Perhaps the Intel core i9 of its Time?
We are back with some new fresh lemons today!
It all starts off from the early 20th century, when a decent chap named as Alan Turin decided to represent his unique invention:
Not a machine, yet an enlightened Theoretical Idea.
as always, bio goes first
Alan Turing, in full Alan Mathison Turing, (born June 23, 1912, London, England—died June 7, 1954, Wilmslow, Cheshire), British mathematician and logician, who made major contributions to mathematics, cryptanalysis, logic, philosophy, and mathematical biology and also to the new areas later named computer science, cognitive science, artificial intelligence, and artificial life.
Seems a lot to know for a ‘Yankee-caller’ fellow chap from Great Britain, doesn’t it?
ok, background conceived, now what?
As mentioned before, a Turin Machine is not a real machine, it is a theoretical idea which plays an important role in the foundations of mathematics and computer science. Turing Machine’s are useful for studying algorithms, they provide a language for describing certain abstract concepts in a precise way.
A Turing Machine is capable of writing down a sequence of 0’s and 1’s on an infinite strip of tape. The machine has a scanner; it is “aware” so to speak of only a single square at a time. It’s capable of scanning this square, and of moving the scanner one space left or right.
The machine is also capable of existing in a number of states, and the table of instructions tells the machine what to do next based on what state it is in, and what symbol is being scanned.
The number of possible states of the machine depends on the problem which it is capable of solving. To keep track of what state the machine is in, it makes use of a private strip of tape, which is called the “state register”.
In fact, according to some sources, the machine we know today–the indigenous motherboard of all calculating systems–is named as the “Post-Turing Machine” due to its alternative characteristics embedded in its system.
Now, while getting closer and closer to the concept, there are only 7 instructions it can handle:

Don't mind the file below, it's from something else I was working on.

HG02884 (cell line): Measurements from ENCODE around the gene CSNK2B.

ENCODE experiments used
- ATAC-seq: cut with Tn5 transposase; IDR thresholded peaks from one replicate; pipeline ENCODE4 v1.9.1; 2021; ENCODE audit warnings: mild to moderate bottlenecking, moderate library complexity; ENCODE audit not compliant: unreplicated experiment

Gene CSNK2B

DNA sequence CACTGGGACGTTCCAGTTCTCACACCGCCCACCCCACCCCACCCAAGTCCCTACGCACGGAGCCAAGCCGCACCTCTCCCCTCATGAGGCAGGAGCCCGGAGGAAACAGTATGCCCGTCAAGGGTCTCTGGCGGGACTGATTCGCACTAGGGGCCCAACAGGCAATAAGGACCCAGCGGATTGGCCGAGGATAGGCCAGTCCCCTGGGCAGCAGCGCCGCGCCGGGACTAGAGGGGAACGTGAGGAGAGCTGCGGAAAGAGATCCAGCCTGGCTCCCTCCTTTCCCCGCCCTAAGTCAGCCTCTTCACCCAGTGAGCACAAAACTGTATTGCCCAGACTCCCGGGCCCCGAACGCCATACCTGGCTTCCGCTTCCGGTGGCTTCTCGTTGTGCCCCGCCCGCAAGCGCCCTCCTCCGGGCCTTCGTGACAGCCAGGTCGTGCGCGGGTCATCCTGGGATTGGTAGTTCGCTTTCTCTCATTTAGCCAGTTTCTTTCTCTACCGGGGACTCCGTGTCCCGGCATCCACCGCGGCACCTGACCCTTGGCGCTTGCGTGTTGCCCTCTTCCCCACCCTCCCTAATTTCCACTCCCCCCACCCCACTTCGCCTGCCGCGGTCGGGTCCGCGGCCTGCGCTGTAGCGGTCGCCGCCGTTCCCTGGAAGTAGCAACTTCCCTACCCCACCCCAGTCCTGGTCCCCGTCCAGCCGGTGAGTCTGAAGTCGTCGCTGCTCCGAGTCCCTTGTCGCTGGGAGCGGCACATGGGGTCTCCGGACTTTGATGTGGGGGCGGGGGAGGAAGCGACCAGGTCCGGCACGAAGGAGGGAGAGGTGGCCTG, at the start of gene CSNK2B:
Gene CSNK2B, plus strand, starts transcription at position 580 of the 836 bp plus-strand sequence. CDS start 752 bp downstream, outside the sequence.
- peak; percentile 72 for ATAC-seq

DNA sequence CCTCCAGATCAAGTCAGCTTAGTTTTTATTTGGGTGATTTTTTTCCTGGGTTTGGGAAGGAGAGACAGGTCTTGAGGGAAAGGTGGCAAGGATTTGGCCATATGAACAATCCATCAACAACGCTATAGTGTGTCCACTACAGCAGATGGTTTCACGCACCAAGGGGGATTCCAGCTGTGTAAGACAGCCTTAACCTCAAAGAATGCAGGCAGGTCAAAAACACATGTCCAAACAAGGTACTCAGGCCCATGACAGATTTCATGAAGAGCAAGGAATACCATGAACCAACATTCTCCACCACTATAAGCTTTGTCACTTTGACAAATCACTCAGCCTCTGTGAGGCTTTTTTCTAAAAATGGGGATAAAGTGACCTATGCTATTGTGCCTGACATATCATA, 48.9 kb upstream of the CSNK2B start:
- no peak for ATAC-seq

- Print 0
- Print 1
- Move left one square
- Move right one square
- If scanned square is 0 move to instruction i
- If scanned square is 1 move to instruction j
As an example, the Post-Turing Machine which writes down the sequence 101010… forever would begin with a strip of tape where each square has a 0 in it, and it would have the following instruction set.
-  Print 1
-  Move Right
-  Print 0
-  Move Right
-  If scanned square is 0, goto instruction 1
can anyone explain what in the world does the [?] mean?
This, dear readers, recalls to another term in the Turing Machine industry known as the Description Number. The Turing Machine from the previous example has the description number 2414510, you can read the description number from left to right as: do instruction 2 (print 1), do instruction 4 (move right), do instruction 1 (print 0), do instruction 4 (move right); 510 means do instruction 5, which is to check if the scanned square is a 0, and then jump to instruction number 1 if it is. In other words a 0 in the description number acts like a closing parenthesis for a jump instruction.
Sounds scientifically cool, yet where was it used?
In general, a Turing Machine is capable of solving perhaps any mathematical problem derived from the mind of a human being, with the notice of ‘unlimited time’ taken into account.
In other words, a Turing Machine can solve any problem for which there is an effective procedure for solving that kind of problem. An effective procedure is an algorithm which is guaranteed to provide a correct solution to a problem of a certain type.
An example of an effective procedure is long division. For any two numbers, there is a Turing Machine which will do long division to calculate the result of the problem.
A better question would be: what can’t it do?
The amazing fact is that there are some classes of problems for which no algorithm exists to solve the problem in general.
An example of this type of problem is to find an algorithm to decide if a polynomial with rational coefficients can be solved in rational integers.
so as you see, Uniqueness is a broad term and nothing has to be keeping you from being a part of it!
Thanks for reading this article!